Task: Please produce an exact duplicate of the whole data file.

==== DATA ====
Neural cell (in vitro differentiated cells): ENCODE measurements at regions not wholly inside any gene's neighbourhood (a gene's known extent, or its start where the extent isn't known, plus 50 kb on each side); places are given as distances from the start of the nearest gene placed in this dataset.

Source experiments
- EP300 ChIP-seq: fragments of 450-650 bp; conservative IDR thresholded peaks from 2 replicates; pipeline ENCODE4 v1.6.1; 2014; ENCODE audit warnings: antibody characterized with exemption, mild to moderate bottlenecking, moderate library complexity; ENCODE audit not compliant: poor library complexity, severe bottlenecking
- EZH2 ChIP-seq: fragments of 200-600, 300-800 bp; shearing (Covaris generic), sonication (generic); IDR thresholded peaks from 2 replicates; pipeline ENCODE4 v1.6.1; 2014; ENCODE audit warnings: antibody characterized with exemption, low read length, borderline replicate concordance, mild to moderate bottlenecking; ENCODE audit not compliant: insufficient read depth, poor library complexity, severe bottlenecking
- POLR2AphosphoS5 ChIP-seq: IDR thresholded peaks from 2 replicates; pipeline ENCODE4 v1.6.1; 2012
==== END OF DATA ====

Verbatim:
Neural cell (in vitro differentiated cells): ENCODE measurements at regions not wholly inside any gene's neighbourhood (a gene's known extent, or its start where the extent isn't known, plus 50 kb on each side); places are given as distances from the start of the nearest gene placed in this dataset.

Source experiments
- EP300 ChIP-seq: fragments of 450-650 bp; conservative IDR thresholded peaks from 2 replicates; pipeline ENCODE4 v1.6.1; 2014; ENCODE audit warnings: antibody characterized with exemption, mild to moderate bottlenecking, moderate library complexity; ENCODE audit not compliant: poor library complexity, severe bottlenecking
- EZH2 ChIP-seq: fragments of 200-600, 300-800 bp; shearing (Covaris generic), sonication (generic); IDR thresholded peaks from 2 replicates; pipeline ENCODE4 v1.6.1; 2014; ENCODE audit warnings: antibody characterized with exemption, low read length, borderline replicate concordance, mild to moderate bottlenecking; ENCODE audit not compliant: insufficient read depth, poor library complexity, severe bottlenecking
- POLR2AphosphoS5 ChIP-seq: IDR thresholded peaks from 2 replicates; pipeline ENCODE4 v1.6.1; 2012